The lira plunged 1.25 percent after the rate cut to 8.77 to the U.S. dollar to be down 15.3 percent this year and down 32 percent since the start of 2020.
      Explaining its decision to lower the policy rate, the bank's monetary policy committee said monetary tightening had a decelerating impact on credit and domestic demand, and a higher-than-expected contractionary effect on commercial loans.
     Turkey's headline inflation rate rose to 19.25 percent in August, up from 14.97 percent in January and 18.95 percent in July - almost four times the bank's 5.0 percent medium-term target.
      But core inflation, which strips out energy, food, alcohol and tobacco, eased to 16.7 percent from 17.21 percent in July and from a 2021-high of 17.77 percent in April.
      Formalizing the bank's abandonment of its earlier guidance, the policy committee today said it would use all available instruments until there are strong signs inflation is declining and the 5.0 percent inflation target is achieved.
      In its August statement the committee had said it would maintain a tight monetary policy stance decisively until there is a significant fall in inflation and the policy rate would be set above inflation.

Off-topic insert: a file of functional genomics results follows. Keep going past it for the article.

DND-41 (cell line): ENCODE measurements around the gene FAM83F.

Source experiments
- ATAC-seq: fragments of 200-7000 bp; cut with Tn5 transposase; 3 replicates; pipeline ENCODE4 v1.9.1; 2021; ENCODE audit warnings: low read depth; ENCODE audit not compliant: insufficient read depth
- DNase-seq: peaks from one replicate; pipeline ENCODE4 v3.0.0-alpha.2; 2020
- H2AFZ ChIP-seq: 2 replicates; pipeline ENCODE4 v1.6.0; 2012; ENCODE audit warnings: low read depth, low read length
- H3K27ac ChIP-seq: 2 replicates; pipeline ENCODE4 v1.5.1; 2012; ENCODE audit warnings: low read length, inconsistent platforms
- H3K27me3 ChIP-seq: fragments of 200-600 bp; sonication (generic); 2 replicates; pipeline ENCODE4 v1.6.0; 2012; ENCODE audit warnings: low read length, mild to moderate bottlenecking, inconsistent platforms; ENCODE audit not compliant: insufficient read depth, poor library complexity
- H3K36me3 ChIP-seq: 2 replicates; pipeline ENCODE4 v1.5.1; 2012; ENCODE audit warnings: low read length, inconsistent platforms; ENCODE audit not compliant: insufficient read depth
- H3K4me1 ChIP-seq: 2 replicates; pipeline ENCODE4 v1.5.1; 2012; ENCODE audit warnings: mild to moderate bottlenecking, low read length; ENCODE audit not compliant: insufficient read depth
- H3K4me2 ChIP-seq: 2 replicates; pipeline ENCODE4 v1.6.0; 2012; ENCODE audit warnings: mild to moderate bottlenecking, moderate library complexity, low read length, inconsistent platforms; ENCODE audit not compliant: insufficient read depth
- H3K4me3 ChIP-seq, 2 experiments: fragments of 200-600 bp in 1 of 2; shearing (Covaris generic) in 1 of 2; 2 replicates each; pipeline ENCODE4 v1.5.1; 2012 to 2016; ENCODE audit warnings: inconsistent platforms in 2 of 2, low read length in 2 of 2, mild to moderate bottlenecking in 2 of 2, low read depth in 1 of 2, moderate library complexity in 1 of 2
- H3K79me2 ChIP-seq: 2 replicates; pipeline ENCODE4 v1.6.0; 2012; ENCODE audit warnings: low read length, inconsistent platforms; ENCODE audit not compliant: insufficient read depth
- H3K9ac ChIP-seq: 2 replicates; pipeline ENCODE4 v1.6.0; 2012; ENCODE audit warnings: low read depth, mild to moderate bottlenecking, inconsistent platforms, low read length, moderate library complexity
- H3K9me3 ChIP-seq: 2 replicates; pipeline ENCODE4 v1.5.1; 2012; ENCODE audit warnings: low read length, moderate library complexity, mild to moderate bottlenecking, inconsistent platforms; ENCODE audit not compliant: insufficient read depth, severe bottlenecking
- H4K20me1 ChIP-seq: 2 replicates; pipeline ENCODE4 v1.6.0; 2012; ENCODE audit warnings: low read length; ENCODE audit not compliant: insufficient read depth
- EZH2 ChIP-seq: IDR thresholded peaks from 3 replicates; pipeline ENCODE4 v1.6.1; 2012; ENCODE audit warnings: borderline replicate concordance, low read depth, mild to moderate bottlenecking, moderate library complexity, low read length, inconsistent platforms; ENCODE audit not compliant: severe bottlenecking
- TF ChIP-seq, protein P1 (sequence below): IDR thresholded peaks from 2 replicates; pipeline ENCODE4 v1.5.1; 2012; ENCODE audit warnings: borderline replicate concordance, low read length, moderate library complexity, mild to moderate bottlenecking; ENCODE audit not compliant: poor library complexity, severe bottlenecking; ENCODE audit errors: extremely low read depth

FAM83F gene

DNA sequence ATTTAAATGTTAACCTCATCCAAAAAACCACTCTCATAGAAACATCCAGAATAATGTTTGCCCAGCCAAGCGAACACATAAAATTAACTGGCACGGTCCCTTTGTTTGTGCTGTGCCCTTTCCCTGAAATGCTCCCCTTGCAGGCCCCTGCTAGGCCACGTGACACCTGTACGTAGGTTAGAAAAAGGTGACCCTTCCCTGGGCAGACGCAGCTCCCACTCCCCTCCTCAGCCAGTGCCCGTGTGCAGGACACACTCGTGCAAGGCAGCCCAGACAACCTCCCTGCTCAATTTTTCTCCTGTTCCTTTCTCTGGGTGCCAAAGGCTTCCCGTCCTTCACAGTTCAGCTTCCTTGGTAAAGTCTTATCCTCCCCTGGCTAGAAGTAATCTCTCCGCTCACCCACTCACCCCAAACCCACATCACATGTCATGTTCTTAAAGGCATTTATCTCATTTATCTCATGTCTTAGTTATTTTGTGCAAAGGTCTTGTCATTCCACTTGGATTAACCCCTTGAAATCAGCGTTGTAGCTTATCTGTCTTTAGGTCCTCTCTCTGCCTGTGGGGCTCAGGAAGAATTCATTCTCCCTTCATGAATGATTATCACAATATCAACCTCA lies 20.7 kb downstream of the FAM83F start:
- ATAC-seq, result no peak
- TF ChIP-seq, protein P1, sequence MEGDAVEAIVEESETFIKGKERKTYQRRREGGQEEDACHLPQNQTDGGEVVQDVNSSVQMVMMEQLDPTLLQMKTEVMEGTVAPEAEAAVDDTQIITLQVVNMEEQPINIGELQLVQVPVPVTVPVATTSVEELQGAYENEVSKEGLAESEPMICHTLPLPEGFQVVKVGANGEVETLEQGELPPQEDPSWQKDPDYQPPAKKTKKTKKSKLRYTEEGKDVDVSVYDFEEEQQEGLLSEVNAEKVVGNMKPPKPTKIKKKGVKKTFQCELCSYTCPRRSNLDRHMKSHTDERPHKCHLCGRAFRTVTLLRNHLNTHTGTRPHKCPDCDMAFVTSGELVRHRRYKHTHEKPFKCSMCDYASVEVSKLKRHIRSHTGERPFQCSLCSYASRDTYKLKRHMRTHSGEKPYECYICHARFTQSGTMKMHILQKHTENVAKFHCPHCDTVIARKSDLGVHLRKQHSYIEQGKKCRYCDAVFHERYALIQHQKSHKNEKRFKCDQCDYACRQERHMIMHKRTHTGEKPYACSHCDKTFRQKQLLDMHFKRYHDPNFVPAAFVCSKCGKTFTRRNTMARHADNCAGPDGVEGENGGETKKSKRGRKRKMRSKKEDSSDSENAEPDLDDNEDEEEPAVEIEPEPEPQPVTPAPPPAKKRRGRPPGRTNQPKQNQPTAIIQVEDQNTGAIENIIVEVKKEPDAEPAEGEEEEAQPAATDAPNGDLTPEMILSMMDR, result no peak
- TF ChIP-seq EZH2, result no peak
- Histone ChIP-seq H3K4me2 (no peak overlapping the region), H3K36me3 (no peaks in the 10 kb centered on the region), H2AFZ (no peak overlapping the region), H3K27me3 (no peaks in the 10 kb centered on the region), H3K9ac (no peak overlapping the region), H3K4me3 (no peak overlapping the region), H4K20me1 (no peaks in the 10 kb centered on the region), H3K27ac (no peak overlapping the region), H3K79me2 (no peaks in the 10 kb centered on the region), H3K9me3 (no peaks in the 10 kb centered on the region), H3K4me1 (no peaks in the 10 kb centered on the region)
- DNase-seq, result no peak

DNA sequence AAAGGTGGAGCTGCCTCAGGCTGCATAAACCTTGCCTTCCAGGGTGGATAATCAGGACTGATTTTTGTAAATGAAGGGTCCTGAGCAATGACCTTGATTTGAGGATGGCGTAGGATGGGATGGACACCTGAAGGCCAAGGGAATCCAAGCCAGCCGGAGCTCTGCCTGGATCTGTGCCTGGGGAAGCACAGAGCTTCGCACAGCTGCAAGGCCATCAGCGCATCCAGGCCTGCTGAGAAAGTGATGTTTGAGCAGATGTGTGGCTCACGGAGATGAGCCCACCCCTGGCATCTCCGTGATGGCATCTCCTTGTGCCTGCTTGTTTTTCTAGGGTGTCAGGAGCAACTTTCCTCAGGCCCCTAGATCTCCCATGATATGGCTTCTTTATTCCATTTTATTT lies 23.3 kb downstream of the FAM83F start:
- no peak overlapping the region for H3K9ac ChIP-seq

Despite the change to the guidance and surprise to financial markets, the committee said it would continue to "take its decisions in a transparent, predictable and data-driven framework."

     The Central Bank of the Republic of Turkey issued the following press release:

"Participating Committee Members

Şahap Kavcıoğlu (Governor), Mustafa Duman, Elif Haykır Hobikoğlu, Uğur Namık Küçük, Emrah Şener, Semih Tümen.

The Monetary Policy Committee (MPC) has decided to reduce the policy rate (one-week repo auction rate) from 19 percent to 18 percent.